The ACT Consortium is funded by a grant from the Bill & Melinda Gates Foundation to London School of Hygiene & Tropical Medicine.
For more information or to request interviews contact the London School of Hygiene & Tropical Medicine press office on email@example.com or+44 (0)20 7927 2802.
Notes to Editors:
- PLOS ONE publication: Mbonye AK, Magnussen P, Lal S, Hansen KS, Cundill B, Chandler C, et al. A Cluster Randomised Trial Introducing Rapid Diagnostic Tests into Registered Drug Shops in Uganda: Impact on Appropriate Treatment of Malaria. PLOS ONE. DOI:10.1371/journal.pone.0129545
- Critical Public Health publication: Hutchinson E, Chandler C, Clarke S, Lal S, Magnussen P, Kayendeke M, et al. 'It puts life in us and we feel big': shifts in the local health care system during the introduction of rapid diagnostic tests for malaria into drug shops in Uganda. Critical Public Health. DOI:10.1080/09581596.2014.886762
- Researchers introduced RDTs in 10 clusters of drug shops in Mukono district, central Uganda, and compared with 10 other clusters in the control arm, where treatment was given based on patients' signs and symptoms. The vendors' decision whether to treat a patient with Artemisinin-based combination therapy (ACT) - the treatment recommended by the World Health Organization for uncomplicated malaria - was validated by confirming the presence of malaria parasites in the patient's blood through microscopy carried out by the research team. Overdiagnosis and overprescription of malaria treatment was reduced by 73%, increasing appropriate treatment with ACT by 36%.
- Collaborating institutions: Ministry of Health, Kampala, Uganda; London School of Hygiene & Tropical Medicine, UK; University of Copenhagen, Denmark.
- Learn more about this research at http://www.
actconsortium. org/ RDTdrugshops
- Video available: interview with this study's principal investigators https:/
/ vimeo. com/ 76031268
- Related news story: Malaria testing not a simple fix in the private sector http://www.
actconsortium. org/ news. php/ 66/ malaria-testing-not-a-simple-fix-in-the-private-sector
- Animation available: the wider problem of malaria diagnosis https:/
/(English); https:/ vimeo. com/ 109480993 /(French); and https:/ vimeo. com/ 125150730 /(Portuguese). vimeo. com/ 125548287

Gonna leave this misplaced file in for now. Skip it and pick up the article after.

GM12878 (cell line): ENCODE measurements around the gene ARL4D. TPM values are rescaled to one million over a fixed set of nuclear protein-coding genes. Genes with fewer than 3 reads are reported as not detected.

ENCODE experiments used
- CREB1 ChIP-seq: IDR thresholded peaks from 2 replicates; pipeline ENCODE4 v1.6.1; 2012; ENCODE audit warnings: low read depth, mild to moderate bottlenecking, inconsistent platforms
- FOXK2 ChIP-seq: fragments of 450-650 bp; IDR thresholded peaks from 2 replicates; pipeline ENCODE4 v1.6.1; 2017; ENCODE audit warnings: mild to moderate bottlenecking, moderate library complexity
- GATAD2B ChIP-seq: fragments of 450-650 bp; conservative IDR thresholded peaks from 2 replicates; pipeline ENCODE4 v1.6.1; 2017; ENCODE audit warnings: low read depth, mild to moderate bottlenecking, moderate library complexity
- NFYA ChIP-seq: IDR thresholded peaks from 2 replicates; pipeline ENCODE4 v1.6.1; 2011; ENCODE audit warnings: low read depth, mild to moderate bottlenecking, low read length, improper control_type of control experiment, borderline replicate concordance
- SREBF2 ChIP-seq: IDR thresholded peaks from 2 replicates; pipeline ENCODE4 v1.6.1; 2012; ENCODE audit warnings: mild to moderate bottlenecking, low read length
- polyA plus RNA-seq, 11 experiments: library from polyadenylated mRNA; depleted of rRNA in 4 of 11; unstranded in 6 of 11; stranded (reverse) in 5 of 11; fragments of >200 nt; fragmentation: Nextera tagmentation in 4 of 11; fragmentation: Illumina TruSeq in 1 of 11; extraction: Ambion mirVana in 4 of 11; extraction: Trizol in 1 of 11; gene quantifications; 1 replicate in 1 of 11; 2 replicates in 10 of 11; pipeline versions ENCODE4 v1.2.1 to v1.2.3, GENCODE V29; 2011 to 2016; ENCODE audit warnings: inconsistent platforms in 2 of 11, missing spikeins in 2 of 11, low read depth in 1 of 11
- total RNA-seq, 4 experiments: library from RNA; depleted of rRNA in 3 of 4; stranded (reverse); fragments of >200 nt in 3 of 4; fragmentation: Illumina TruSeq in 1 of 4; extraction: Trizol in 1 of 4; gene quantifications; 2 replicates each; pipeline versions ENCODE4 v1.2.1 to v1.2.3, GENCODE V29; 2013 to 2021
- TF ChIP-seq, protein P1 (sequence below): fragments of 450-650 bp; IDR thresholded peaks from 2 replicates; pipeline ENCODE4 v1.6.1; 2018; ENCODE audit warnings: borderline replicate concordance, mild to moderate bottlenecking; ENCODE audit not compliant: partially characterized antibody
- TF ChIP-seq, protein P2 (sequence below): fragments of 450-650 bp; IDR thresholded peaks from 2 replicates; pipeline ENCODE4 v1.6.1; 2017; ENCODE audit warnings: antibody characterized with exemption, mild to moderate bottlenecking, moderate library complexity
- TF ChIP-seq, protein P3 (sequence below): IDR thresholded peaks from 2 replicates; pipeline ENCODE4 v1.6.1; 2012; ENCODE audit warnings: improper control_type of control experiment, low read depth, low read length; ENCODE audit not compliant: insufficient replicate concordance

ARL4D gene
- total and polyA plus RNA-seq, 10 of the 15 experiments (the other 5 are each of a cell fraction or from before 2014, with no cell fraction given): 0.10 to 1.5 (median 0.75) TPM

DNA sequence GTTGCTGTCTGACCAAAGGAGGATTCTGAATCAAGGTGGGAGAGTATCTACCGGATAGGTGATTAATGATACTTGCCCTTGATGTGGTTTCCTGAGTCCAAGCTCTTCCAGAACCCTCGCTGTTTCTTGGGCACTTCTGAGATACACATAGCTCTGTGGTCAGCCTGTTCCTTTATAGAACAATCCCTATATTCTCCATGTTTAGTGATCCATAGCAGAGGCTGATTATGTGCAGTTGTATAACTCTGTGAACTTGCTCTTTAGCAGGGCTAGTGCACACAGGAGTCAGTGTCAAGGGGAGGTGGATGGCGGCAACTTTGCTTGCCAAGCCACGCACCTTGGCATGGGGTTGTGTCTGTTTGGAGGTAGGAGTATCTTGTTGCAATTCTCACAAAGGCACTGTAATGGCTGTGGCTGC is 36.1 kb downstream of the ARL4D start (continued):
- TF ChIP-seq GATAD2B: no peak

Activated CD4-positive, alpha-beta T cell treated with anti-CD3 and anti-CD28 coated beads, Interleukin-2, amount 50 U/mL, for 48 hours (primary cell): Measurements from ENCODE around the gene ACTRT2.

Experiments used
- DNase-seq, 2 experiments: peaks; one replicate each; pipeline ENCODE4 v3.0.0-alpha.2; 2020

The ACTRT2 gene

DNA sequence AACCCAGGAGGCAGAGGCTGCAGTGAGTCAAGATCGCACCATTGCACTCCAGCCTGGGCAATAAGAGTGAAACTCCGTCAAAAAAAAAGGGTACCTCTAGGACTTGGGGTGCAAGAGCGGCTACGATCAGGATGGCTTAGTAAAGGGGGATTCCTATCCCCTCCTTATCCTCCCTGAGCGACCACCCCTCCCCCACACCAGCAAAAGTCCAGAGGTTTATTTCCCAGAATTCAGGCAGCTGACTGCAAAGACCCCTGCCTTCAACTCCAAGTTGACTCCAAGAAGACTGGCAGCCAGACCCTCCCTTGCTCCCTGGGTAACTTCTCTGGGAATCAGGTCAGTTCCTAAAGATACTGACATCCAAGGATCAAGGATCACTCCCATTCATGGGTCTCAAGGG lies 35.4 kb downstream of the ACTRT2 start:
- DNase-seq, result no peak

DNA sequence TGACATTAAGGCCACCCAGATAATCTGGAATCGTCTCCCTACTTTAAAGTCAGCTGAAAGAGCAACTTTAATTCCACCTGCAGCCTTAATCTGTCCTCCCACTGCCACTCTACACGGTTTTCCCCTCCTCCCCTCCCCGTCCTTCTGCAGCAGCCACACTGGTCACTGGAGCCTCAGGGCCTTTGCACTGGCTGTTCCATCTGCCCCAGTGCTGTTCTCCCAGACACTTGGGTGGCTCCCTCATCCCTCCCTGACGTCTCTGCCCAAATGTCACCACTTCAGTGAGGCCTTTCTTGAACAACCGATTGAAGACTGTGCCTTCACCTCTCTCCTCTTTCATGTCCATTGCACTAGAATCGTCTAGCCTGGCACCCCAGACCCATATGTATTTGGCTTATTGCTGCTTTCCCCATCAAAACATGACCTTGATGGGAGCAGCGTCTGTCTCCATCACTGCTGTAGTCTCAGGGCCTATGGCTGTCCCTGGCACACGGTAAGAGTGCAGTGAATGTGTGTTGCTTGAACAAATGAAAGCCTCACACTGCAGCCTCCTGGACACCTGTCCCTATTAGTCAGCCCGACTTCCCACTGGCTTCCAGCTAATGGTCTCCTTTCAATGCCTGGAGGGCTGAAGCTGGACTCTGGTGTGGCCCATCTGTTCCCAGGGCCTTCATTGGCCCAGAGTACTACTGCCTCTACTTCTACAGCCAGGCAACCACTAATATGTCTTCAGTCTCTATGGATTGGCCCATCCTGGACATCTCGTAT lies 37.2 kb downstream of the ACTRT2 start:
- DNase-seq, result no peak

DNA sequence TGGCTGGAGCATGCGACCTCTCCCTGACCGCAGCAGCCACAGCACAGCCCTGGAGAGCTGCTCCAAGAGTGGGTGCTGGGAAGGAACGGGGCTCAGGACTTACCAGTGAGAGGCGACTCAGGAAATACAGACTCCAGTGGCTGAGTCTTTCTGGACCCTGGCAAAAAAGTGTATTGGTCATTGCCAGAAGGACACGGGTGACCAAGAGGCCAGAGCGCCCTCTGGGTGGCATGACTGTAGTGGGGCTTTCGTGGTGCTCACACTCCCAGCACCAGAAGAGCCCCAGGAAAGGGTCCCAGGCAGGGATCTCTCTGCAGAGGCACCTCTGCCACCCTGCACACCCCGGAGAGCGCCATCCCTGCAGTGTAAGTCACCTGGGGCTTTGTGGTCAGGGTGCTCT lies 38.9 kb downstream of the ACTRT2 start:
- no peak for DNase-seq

About the ACT Consortium
The ACT Consortium is an international research collaboration working on 25 projects in 10 countries to answer key questions on malaria drug delivery. Since initiating activities in 2008, the Consortium has been working to optimise the use of Artemisinin-based Combination Therapy (ACT), the first-line treatment for the most dangerous form of malaria recommended by the World Health Organization. The projects investigate ways to improve the access and targeting of ACTs, as well as assessing their safety and quality. The ACT Consortium is based at the London School of Hygiene & Tropical Medicine and a member of the School's Malaria Centre. http://www.
About the London School of Hygiene & Tropical Medicine
The London School of Hygiene & Tropical Medicine is a world-leading centre for research and postgraduate education in public and global health, with 3,900 students and more than 1,000 staff working in over 100 countries. The School is one of the highest-rated research institutions in the UK, and was recently cited as the world's leading research-focused graduate school. Our mission is to improve health and health equity in the UK and worldwide; working in partnership to achieve excellence in public and global health research, education and translation of knowledge into policy and practice. http://www.